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Trees are like humans. They are sensitive to changes in temperature and daylight patterns. So, how does that affect when they enter the dormant season?

What Exactly Does the Dormant Season Mean for Your Trees?

December 18, 2014

Does the phrase “dormant season” or “dormancy” sound familiar to you?

You may have heard these words recently, perhaps within an explanation of dormant pruning services. Because the dormant season has either arrived or will arrive to your region within the early winter weeks, understanding its effects on your trees may help you better monitor their health before spring.

How do trees prepare for the dormant season?

Before the leaves of deciduous trees fall to the ground in autumn, the trees pull resources from them to conserve their energy. This allows these resources to be remobilized and used in the spring flush of growth. 

When do trees know it’s time to begin the dormant season?

Like humans, trees are sensitive to change. “Trees enter the dormant or ‘resting’ season based on the decrease in temperature and the decrease of daylight received,” says Rex Bastian, one of Davey’s regional technical advisors. These are the two primary factors that determine when a tree will rest for the winter.

Just how inactive is a tree during the dormant season?

Root development can still occur in the soil after all leaves have dropped from a tree and before the ground freezes; in fact, root development may occur further into winter than we may assume. Proper mulching at the base of trees before temperatures begin declining in fall helps insulate the soil and provide a better environment for roots to form for a longer period of time.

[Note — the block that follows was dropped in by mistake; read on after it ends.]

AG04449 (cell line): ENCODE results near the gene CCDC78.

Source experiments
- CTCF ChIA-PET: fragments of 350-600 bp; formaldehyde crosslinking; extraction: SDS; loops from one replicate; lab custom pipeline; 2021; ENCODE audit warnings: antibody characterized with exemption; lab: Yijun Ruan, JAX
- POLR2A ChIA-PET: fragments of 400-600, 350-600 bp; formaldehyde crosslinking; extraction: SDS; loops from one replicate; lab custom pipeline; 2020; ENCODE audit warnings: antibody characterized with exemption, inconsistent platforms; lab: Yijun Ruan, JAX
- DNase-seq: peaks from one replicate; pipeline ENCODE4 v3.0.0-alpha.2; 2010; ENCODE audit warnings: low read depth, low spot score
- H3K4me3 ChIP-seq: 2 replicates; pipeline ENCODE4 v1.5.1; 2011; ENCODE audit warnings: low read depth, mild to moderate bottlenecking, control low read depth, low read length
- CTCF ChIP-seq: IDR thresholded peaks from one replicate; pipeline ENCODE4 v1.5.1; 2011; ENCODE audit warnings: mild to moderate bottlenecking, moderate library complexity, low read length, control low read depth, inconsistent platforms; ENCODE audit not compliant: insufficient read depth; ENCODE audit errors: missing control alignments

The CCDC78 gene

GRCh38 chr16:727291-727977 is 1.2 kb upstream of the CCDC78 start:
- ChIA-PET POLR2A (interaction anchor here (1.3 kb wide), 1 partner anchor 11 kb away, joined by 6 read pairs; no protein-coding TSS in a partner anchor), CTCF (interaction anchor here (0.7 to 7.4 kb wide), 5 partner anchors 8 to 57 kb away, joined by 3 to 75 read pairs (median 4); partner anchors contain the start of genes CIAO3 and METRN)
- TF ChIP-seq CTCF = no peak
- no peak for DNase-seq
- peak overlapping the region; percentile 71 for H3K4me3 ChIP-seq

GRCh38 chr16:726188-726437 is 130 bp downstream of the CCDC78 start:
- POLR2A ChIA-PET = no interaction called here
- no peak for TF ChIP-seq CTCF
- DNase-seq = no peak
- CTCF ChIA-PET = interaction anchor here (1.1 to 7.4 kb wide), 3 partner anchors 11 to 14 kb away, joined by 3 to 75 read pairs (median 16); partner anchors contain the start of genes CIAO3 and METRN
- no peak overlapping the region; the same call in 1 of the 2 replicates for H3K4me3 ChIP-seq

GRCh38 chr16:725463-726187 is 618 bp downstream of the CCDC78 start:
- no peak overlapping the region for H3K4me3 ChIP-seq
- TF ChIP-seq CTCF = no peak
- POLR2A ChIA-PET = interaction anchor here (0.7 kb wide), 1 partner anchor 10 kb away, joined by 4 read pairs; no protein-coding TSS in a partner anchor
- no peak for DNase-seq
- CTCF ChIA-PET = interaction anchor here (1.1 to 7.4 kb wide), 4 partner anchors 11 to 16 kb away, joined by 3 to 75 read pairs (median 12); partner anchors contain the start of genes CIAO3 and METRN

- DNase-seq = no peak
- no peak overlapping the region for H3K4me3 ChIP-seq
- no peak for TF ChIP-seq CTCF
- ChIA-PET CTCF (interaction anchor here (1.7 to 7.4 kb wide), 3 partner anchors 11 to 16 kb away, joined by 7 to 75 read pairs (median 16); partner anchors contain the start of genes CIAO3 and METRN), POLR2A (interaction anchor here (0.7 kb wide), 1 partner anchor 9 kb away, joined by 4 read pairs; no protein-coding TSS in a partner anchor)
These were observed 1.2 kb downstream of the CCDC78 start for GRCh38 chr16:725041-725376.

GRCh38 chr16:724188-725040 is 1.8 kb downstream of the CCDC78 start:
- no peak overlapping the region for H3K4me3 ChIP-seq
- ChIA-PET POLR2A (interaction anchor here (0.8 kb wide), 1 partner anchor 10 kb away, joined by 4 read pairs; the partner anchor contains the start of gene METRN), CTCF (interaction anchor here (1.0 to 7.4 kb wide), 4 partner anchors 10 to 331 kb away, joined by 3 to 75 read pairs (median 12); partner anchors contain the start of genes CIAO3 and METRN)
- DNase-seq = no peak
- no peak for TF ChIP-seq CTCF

Why is the dormant season a good time to perform tree maintenance?

When the ground is frozen, arborists and their tree care equipment may more easily access your trees to inspect them and perform tree services. The frozen ground helps prevent soil compaction as well. “Accessing trees in winter means less disruptions for the homeowner,” Bastian explains. Pruning in winter decreases the likeliness for some tree diseases to spread and for large snow accumulations to harm the integrity of a tree’s structure.

How cold-hardy are your trees? Why does that matter to the likelihood they survive in your landscape? Learn more about plant hardiness in our next blog post, “Plant Hardiness and Its Significance to Your Trees This Winter.”

If your trees need dormant pruning or other winter tree maintenance, contact your local Davey professionally trained arborist for a free consultation.

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